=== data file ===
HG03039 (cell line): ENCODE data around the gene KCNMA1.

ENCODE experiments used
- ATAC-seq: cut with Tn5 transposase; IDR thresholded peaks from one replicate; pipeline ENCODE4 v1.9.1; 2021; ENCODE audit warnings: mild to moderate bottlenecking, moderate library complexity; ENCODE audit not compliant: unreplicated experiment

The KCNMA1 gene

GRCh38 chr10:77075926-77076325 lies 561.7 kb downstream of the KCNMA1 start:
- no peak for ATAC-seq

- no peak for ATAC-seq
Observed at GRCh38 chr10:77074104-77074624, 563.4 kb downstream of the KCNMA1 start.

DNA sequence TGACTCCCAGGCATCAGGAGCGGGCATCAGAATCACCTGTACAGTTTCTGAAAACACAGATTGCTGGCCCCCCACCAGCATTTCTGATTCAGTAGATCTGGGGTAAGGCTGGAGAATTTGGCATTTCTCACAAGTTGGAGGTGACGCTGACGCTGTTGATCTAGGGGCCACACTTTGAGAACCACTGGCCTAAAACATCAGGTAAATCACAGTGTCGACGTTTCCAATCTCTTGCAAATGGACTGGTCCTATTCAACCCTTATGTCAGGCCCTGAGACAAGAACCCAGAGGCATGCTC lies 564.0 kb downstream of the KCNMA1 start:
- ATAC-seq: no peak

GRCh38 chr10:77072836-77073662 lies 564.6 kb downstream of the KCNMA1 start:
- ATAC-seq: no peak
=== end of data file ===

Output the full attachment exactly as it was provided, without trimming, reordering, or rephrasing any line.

HG03039 (cell line): ENCODE data around the gene KCNMA1.

ENCODE experiments used
- ATAC-seq: cut with Tn5 transposase; IDR thresholded peaks from one replicate; pipeline ENCODE4 v1.9.1; 2021; ENCODE audit warnings: mild to moderate bottlenecking, moderate library complexity; ENCODE audit not compliant: unreplicated experiment

The KCNMA1 gene

GRCh38 chr10:77075926-77076325 lies 561.7 kb downstream of the KCNMA1 start:
- no peak for ATAC-seq

- no peak for ATAC-seq
Observed at GRCh38 chr10:77074104-77074624, 563.4 kb downstream of the KCNMA1 start.

DNA sequence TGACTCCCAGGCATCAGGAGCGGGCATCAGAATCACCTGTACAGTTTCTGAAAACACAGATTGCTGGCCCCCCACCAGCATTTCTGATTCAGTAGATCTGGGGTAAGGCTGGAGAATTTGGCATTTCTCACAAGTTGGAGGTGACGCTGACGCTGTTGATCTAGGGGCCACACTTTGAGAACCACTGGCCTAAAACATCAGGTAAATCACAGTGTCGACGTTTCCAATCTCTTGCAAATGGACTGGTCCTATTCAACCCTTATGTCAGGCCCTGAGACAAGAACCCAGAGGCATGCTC lies 564.0 kb downstream of the KCNMA1 start:
- ATAC-seq: no peak

GRCh38 chr10:77072836-77073662 lies 564.6 kb downstream of the KCNMA1 start:
- ATAC-seq: no peak